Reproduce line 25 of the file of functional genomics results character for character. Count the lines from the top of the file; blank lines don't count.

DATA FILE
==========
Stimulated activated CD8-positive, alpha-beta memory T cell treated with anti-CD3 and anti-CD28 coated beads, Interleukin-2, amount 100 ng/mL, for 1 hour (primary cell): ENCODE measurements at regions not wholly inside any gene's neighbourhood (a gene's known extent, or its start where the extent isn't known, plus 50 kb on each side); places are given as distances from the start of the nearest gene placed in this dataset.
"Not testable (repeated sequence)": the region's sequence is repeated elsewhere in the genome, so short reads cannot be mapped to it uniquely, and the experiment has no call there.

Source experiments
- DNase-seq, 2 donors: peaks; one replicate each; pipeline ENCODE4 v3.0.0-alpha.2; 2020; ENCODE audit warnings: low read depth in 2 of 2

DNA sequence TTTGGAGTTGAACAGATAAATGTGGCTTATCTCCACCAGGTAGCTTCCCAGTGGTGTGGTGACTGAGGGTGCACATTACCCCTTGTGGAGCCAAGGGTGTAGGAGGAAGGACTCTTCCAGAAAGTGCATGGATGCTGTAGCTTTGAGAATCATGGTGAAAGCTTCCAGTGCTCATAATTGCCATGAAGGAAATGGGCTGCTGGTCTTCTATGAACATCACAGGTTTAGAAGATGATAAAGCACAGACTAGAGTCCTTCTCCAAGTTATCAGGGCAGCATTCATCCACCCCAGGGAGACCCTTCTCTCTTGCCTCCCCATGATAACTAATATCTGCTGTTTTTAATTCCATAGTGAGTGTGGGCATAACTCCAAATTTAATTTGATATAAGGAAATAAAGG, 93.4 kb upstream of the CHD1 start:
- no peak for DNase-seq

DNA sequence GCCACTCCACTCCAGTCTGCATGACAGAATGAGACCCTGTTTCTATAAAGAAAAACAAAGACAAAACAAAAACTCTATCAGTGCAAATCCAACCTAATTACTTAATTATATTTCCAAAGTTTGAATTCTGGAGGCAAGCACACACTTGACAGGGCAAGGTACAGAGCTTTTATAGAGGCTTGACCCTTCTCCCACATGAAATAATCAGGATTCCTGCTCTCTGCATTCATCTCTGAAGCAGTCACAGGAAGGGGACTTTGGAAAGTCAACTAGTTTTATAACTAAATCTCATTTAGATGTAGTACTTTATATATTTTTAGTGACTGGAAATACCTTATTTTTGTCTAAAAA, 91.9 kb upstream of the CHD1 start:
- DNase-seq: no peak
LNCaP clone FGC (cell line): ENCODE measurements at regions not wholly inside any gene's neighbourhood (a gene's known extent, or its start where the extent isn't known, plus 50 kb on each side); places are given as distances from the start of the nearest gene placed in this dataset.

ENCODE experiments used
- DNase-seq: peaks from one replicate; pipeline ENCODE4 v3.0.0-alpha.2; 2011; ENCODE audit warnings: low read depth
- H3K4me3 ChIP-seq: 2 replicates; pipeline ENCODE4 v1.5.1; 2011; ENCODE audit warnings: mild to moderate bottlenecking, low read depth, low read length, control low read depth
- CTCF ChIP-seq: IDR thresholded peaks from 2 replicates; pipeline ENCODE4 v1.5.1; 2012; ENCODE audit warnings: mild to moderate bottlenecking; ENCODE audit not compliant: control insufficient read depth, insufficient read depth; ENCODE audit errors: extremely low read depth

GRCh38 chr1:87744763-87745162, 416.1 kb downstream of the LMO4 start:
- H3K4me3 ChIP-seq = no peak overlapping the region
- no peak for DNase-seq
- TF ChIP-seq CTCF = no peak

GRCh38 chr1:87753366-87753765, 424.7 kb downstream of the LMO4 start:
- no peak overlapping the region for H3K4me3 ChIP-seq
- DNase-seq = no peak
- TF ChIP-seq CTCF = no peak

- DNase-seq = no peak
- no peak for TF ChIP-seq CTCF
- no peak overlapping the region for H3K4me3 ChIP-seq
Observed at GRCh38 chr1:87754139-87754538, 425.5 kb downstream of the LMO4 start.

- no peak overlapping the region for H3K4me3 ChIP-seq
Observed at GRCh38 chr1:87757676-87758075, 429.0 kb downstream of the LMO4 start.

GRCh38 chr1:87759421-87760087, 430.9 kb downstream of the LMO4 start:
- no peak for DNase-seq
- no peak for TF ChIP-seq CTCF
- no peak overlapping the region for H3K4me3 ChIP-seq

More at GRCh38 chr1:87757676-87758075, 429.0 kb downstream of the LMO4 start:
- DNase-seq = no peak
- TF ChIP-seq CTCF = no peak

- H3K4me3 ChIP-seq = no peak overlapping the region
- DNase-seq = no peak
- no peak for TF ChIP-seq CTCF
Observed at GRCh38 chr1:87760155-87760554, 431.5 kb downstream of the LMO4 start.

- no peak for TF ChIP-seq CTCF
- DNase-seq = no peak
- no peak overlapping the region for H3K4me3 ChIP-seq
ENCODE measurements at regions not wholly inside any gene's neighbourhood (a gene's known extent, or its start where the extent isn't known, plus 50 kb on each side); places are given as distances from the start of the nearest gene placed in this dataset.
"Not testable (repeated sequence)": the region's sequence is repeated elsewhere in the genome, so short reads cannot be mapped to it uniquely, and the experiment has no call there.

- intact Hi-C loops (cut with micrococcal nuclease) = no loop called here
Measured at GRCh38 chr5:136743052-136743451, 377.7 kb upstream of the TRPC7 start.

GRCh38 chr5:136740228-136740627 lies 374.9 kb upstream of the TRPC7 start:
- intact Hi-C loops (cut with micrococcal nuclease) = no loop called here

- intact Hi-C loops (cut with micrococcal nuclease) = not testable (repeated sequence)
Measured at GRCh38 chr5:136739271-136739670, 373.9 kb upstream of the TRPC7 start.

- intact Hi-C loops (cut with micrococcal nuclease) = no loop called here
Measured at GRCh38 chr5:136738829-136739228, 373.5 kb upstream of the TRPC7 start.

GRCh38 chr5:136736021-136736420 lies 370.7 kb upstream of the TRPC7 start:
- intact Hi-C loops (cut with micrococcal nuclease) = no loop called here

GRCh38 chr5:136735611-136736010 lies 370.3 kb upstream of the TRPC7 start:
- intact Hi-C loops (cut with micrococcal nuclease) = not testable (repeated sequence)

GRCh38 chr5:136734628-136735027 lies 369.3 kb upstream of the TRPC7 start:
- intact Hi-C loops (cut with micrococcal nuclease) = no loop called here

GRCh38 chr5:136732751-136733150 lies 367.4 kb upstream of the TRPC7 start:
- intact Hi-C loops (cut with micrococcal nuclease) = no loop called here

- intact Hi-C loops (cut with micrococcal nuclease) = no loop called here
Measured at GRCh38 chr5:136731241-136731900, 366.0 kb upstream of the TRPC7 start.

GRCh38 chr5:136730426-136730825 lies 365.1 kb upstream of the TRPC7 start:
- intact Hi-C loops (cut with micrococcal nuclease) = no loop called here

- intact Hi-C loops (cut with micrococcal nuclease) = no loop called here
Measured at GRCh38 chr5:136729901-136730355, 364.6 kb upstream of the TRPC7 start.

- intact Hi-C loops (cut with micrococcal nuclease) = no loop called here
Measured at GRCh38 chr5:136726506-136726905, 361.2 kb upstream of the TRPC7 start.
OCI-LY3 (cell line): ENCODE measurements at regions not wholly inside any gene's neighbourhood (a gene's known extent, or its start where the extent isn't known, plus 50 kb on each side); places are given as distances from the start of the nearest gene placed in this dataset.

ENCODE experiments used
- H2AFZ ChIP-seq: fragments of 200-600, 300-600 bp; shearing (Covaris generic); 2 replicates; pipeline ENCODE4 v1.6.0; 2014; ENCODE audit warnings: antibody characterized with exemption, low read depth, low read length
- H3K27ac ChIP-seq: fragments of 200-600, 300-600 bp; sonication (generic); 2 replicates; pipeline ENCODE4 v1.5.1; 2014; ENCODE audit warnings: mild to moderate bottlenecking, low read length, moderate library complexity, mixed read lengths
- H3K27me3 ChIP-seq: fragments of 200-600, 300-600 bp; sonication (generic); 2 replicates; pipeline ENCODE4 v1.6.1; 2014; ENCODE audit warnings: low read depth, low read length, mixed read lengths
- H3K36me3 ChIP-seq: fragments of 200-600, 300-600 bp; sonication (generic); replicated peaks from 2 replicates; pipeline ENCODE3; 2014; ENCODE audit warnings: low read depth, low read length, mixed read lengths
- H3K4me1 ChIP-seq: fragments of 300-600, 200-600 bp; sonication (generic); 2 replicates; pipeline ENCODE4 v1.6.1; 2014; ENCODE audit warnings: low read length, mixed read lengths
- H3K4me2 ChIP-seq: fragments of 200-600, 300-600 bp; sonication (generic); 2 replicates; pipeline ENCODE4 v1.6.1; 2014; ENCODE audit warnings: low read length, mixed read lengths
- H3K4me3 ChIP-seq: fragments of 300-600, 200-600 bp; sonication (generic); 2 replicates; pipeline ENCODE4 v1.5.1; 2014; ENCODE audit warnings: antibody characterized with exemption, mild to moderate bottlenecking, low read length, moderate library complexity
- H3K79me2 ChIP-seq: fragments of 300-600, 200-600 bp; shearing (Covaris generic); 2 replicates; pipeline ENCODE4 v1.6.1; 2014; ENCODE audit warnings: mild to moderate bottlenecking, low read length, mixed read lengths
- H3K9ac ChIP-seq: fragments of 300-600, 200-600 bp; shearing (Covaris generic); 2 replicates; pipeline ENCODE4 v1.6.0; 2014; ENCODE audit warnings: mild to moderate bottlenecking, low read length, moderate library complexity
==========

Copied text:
Observed at GRCh38 chr1:87754139-87754538, 425.5 kb downstream of the LMO4 start.